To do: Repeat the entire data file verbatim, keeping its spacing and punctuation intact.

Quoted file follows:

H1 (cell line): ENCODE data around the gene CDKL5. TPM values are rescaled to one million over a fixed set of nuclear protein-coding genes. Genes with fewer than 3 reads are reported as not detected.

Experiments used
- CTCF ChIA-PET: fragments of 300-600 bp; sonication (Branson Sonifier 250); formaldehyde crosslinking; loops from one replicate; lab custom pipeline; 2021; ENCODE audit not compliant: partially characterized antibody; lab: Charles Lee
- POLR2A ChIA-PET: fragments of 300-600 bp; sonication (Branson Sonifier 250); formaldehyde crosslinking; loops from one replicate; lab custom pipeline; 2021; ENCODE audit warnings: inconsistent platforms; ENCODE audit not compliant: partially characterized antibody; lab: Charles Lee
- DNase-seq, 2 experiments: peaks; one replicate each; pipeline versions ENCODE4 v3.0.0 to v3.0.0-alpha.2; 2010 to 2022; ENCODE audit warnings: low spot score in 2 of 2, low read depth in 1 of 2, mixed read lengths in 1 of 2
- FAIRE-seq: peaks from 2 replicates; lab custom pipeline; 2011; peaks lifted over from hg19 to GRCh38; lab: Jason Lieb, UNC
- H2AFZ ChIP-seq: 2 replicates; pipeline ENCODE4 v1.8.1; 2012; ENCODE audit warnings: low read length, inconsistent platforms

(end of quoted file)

H1 (cell line): ENCODE data around the gene CDKL5. TPM values are rescaled to one million over a fixed set of nuclear protein-coding genes. Genes with fewer than 3 reads are reported as not detected.

Experiments used
- CTCF ChIA-PET: fragments of 300-600 bp; sonication (Branson Sonifier 250); formaldehyde crosslinking; loops from one replicate; lab custom pipeline; 2021; ENCODE audit not compliant: partially characterized antibody; lab: Charles Lee
- POLR2A ChIA-PET: fragments of 300-600 bp; sonication (Branson Sonifier 250); formaldehyde crosslinking; loops from one replicate; lab custom pipeline; 2021; ENCODE audit warnings: inconsistent platforms; ENCODE audit not compliant: partially characterized antibody; lab: Charles Lee
- DNase-seq, 2 experiments: peaks; one replicate each; pipeline versions ENCODE4 v3.0.0 to v3.0.0-alpha.2; 2010 to 2022; ENCODE audit warnings: low spot score in 2 of 2, low read depth in 1 of 2, mixed read lengths in 1 of 2
- FAIRE-seq: peaks from 2 replicates; lab custom pipeline; 2011; peaks lifted over from hg19 to GRCh38; lab: Jason Lieb, UNC
- H2AFZ ChIP-seq: 2 replicates; pipeline ENCODE4 v1.8.1; 2012; ENCODE audit warnings: low read length, inconsistent platforms